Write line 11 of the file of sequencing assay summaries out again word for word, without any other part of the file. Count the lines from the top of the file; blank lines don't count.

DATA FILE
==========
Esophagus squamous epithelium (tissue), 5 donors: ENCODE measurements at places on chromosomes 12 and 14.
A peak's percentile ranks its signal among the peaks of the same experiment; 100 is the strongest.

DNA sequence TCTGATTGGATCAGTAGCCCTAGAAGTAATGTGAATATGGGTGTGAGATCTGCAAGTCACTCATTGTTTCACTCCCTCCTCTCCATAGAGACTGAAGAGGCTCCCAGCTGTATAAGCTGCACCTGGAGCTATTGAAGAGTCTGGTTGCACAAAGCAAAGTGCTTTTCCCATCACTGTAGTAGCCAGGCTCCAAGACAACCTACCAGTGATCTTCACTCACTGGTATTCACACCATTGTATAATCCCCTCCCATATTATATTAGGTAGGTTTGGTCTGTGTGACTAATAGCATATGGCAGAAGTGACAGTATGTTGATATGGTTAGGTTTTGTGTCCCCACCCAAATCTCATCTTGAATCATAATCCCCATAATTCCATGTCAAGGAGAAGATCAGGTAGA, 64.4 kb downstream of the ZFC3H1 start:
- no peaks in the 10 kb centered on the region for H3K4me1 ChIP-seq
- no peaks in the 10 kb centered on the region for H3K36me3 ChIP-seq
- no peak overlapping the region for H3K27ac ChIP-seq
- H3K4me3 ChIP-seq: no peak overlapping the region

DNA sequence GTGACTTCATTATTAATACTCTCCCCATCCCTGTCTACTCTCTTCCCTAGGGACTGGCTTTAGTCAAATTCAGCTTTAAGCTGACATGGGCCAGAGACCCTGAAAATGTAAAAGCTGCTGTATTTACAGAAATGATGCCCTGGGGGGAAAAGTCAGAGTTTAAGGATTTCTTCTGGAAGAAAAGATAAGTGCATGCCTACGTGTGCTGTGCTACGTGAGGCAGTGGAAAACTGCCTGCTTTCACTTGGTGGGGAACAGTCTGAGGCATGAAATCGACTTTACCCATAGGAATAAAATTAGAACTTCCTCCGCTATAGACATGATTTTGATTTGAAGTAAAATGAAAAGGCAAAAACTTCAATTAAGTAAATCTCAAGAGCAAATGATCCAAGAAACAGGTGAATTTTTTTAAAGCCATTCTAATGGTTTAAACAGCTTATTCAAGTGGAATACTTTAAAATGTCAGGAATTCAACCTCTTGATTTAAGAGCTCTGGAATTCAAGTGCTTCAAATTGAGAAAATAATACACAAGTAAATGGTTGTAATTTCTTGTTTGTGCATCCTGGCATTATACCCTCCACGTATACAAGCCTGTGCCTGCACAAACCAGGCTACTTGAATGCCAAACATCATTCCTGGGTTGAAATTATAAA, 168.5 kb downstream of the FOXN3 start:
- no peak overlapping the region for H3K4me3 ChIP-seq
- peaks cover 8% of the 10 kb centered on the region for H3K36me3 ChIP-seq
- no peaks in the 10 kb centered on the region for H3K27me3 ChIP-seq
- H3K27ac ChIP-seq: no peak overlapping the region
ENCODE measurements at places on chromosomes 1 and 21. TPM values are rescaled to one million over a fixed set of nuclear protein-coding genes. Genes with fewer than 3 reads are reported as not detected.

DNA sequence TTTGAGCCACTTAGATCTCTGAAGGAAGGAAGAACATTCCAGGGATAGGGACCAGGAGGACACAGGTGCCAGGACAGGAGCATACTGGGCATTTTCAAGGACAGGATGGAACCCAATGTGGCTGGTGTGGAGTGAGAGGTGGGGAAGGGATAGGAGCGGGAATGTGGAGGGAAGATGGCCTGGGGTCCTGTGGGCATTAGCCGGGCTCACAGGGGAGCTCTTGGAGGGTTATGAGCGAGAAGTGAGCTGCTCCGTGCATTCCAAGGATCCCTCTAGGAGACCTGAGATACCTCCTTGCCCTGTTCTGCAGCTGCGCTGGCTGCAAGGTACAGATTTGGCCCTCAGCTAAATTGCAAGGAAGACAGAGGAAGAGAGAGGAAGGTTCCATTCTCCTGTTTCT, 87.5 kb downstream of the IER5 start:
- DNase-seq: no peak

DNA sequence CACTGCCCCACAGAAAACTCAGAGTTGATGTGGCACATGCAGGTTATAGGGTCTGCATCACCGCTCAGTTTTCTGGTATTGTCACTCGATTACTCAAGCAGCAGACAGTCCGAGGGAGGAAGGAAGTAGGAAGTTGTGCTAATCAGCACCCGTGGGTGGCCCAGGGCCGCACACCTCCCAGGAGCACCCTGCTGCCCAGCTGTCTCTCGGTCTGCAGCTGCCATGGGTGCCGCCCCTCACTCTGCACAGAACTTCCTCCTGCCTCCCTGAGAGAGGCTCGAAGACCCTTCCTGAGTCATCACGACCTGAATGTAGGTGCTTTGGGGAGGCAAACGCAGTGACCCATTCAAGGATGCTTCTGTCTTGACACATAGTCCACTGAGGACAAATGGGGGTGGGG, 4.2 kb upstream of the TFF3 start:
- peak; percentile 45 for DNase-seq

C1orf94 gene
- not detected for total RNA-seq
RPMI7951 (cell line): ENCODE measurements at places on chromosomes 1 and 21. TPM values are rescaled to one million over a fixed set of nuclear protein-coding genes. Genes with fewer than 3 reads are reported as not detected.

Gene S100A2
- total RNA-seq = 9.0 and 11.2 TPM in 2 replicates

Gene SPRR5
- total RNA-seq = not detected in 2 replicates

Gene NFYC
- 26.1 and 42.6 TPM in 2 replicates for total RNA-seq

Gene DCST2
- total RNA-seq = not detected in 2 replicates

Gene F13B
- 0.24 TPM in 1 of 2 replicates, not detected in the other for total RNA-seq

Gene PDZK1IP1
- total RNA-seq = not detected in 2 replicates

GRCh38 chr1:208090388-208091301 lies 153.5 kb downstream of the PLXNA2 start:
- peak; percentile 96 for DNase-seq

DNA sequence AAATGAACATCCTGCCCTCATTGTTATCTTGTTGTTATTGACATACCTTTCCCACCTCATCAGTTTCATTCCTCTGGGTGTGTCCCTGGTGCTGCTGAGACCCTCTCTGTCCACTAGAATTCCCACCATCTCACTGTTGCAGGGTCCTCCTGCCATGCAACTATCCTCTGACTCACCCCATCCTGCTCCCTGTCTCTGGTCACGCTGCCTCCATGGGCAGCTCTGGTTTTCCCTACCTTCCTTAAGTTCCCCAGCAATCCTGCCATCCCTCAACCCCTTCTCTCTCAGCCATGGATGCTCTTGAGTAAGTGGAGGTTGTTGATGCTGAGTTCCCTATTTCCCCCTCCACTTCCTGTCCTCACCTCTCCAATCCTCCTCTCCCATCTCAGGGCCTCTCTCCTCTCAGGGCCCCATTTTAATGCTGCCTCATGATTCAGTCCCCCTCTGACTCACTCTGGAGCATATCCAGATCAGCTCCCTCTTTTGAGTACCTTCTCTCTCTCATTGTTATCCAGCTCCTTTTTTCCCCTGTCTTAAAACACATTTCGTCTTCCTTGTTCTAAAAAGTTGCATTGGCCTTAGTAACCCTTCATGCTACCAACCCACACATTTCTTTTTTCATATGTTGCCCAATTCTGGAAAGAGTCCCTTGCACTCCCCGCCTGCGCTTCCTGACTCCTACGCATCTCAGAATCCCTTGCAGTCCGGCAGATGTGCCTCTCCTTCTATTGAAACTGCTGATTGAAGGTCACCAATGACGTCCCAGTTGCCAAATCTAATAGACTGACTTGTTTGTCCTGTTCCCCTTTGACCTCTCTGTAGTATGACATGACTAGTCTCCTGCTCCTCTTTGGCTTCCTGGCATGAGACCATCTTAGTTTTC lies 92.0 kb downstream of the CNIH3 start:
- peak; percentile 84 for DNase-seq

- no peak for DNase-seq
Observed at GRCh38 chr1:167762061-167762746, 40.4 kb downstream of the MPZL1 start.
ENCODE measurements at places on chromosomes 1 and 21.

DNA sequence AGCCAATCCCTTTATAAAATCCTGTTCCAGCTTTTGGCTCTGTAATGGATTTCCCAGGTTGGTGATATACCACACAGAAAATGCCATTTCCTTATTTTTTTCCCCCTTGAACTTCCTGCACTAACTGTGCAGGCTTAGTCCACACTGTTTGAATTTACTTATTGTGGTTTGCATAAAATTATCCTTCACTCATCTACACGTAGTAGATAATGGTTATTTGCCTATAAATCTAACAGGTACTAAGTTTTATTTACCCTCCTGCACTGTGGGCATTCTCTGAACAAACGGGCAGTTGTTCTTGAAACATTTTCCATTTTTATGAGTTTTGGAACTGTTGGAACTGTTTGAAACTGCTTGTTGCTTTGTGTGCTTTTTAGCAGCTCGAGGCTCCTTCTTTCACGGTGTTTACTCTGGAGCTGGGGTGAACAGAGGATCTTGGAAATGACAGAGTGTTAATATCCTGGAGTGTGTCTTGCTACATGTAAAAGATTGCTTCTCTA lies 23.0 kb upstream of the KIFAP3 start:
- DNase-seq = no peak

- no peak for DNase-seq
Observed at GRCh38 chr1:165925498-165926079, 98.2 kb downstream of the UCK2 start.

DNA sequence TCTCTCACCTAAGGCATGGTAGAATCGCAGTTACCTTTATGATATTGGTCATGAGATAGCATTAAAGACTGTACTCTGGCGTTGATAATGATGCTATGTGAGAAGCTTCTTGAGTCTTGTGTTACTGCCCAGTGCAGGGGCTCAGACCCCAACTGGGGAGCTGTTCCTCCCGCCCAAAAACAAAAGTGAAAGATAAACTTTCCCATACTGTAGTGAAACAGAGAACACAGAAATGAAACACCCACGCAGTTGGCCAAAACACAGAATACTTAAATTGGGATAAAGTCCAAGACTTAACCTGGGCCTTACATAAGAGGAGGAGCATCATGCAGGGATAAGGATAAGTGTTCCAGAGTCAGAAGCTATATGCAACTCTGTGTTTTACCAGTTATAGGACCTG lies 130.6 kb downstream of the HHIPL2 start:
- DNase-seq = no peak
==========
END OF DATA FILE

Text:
- no peaks in the 10 kb centered on the region for H3K27me3 ChIP-seq